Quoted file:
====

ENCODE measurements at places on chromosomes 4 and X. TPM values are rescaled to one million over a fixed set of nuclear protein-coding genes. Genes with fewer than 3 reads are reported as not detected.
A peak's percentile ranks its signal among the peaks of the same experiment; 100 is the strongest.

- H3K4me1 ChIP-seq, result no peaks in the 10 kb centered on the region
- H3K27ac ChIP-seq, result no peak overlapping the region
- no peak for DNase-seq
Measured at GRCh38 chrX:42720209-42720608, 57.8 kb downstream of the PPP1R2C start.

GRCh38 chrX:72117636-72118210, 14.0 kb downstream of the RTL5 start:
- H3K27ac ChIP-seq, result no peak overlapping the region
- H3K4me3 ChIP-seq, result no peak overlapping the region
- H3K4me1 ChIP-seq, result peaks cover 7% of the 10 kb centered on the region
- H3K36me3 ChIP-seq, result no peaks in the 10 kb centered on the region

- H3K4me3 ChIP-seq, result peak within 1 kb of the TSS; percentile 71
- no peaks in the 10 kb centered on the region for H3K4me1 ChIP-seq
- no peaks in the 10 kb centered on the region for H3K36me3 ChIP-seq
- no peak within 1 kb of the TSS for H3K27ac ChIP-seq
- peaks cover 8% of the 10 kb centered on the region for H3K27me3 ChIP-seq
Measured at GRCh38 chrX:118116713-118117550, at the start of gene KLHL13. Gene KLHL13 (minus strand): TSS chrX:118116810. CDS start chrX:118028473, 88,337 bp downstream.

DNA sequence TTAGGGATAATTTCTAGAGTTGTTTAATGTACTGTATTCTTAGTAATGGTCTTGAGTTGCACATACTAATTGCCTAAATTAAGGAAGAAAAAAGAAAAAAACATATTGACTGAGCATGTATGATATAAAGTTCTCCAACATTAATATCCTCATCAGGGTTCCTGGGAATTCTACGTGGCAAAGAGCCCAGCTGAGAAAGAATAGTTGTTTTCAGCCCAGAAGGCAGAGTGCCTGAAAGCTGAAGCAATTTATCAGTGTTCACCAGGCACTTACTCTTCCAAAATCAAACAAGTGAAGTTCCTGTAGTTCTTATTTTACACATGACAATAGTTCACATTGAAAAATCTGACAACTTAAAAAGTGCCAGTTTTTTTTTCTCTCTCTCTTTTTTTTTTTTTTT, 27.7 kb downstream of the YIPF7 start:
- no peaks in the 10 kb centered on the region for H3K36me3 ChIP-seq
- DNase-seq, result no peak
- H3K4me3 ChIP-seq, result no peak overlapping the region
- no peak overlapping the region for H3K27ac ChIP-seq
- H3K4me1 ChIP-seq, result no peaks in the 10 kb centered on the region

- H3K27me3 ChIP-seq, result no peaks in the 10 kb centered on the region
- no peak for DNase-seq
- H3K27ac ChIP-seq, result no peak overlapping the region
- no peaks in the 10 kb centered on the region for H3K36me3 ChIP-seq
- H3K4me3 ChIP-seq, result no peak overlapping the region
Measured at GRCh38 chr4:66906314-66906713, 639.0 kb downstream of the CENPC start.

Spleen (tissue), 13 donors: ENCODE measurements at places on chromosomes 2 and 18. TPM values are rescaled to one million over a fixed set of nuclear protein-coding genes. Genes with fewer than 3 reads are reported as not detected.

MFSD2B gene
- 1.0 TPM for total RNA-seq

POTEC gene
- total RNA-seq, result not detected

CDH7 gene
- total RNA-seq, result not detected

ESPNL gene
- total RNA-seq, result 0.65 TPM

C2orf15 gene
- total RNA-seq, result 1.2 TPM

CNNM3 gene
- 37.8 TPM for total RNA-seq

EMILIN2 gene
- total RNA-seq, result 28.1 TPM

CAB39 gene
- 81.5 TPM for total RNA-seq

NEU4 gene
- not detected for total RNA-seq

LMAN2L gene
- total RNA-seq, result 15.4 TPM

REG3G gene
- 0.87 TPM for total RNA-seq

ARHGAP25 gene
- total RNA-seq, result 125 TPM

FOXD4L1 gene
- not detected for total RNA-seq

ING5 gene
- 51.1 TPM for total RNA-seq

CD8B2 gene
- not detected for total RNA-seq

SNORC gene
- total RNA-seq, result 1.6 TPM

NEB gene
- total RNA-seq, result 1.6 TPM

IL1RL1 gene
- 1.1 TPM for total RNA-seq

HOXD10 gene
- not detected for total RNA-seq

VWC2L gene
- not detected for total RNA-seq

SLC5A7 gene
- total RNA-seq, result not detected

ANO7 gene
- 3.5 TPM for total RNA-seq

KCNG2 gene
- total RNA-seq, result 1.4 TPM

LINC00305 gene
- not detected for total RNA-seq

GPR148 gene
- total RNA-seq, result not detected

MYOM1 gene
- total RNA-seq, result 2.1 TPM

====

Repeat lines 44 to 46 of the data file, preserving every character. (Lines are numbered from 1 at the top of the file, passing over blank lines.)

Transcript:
- total RNA-seq, result 28.1 TPM

CAB39 gene
- 81.5 TPM for total RNA-seq